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By JAMIE SATTERFIELD, firstname.lastname@example.org
August 26, 2006
But prosecutor says kickback scheme has lined Austin’s pockets for decade
A former Roane County judge captured on videotape taking thousands of dollars in kickbacks is blaming his estranged wife’s affair with a woman for his foray into public corruption.
Thomas Alva Austin, 58, who pleaded guilty earlier this year to forcing kickbacks from men he handpicked to head up a traffic school and probation office, contends it was his second wife’s fling with a woman that drove him over the legal edge. In early 2005, while Mr. Austin and his second wife were in marital counseling, she admitted her year-long involvement in an extramarital lesbian relationship,” defense attorney Gregory P. Isaacs wrote on behalf of the former Roane County General Sessions Court judge.
“Mr. Austin was quite distraught, sought medical help for depression and was prescribed anti-depressants,” Isaacs wrote. “Additionally, he began drinking heavily despite earlier struggles with alcohol. All of the charges that are included in this indictment occurred after this difficult and tumultuous period in Mr. Austin’s personal life.”
Austin faces a penalty range of 37 to 46 months in a federal prison when U.S. District Judge Thomas Phillips decides his fate at a Sept. 7 sentencing hearing. As a run-up to that hearing, Isaacs and Assistant U.S. Attorney Charles Atchley have filed dueling sentencing memorandums trying to sway Phillips toward their respective positions.
Isaacs paints Austin’s admitted extortion as a temporary lapse of judgment in an otherwise stellar career of public service. Atchley counters that a probe headed up by FBI Agent Robert Gibson shows that Austin has been wielding his power to line his own pockets for as long as a decade.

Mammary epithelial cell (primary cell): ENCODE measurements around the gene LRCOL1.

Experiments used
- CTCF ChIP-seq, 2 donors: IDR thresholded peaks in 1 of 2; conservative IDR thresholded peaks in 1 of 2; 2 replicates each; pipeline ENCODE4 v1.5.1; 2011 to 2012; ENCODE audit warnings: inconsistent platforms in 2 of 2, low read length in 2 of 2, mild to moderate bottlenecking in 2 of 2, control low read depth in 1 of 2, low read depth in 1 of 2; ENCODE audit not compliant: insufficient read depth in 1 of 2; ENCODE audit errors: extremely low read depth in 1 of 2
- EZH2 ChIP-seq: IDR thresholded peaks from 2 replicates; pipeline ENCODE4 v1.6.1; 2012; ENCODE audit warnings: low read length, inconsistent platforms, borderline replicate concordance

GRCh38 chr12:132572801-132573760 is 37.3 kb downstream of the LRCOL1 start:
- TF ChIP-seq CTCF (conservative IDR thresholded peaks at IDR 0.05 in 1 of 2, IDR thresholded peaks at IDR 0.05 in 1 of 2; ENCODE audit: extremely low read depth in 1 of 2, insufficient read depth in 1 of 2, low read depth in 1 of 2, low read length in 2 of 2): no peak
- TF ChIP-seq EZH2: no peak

Included in Isaacs’ sentencing package are a slew of letters from Roane County citizens, attorneys and other Tennessee residents who commend the former judge for his public service.
Also included are letters from Austin’s four children, the oldest of whom writes, “My younger brother will have to live with his mother and her new girlfriend if my dad has to go away.”
Isaacs sets out in his memorandum Austin’s background, beginning with his birth in Chattanooga to a hard working but “closet alcoholic” father and “strong Christian mother.”
The Austins moved to Roane County when Thomas Austin and his brother were still young children. The pair’s parents “opened Austin’s IGA, a business that thrived in Roane County for 54 years,” Isaacs wrote. “Thomas Austin was essentially raised in his parents’ grocery store, working there throughout high school and during his breaks from college.”
Austin was first appointed to the Roane Sessions Court bench in 1978 by then-Gov. Ray Blanton, who would himself wind up imprisoned for corruption.
“Merely 30-years-old, Mr. Austin began a very long and busy career on the bench,” Isaacs wrote. “Mr. Austin was re-elected to the court in Roane County four times. He ultimately presided over six courts. For 20 years, Mr. Austin was the only general sessions judge in Roane County. In his judicial capacity, his workload was horrendous.”
Isaacs, who represents Austin along with defense attorney Jerrold L. Becker, does not directly address the crimes to which Austin has pleaded guilty nor the allegations of long-standing corruption contained in a search warrant affidavit drafted by Gibson before Austin’s arrest in January.
Austin has admitted taking roughly $14,000 in kickbacks in a six-month period in 2005. He was accused of using his position as judge to extort a portion of proceeds from two driving schools in Roane County and a private probation firm.
The judge had essentially handpicked the directors of the traffic schools, where Austin also sent driving scofflaws for remedial instruction at $50 a pop, and the probation office.
Gibson alleged in an affidavit that Austin had been extorting kickbacks for a decade and collected as much as $100,000. The document also included allegations that Austin regularly smoked marijuana – at least once while en route to a judicial conference.
Isaacs, on the other hand, described Austin as a man who had served honorably for most of his career, despite his guilty plea to corruption.
“For 28 years, Mr. Austin served his community as a judge, a leader and a productive citizen,” Isaacs wrote. “At no time was Mr. Austin charged with any crime or with judicial impropriety prior to the current indictment, and the current charges did not compromise his judicial integrity.”
Jamie Satterfield may be reached at 865-342-6308.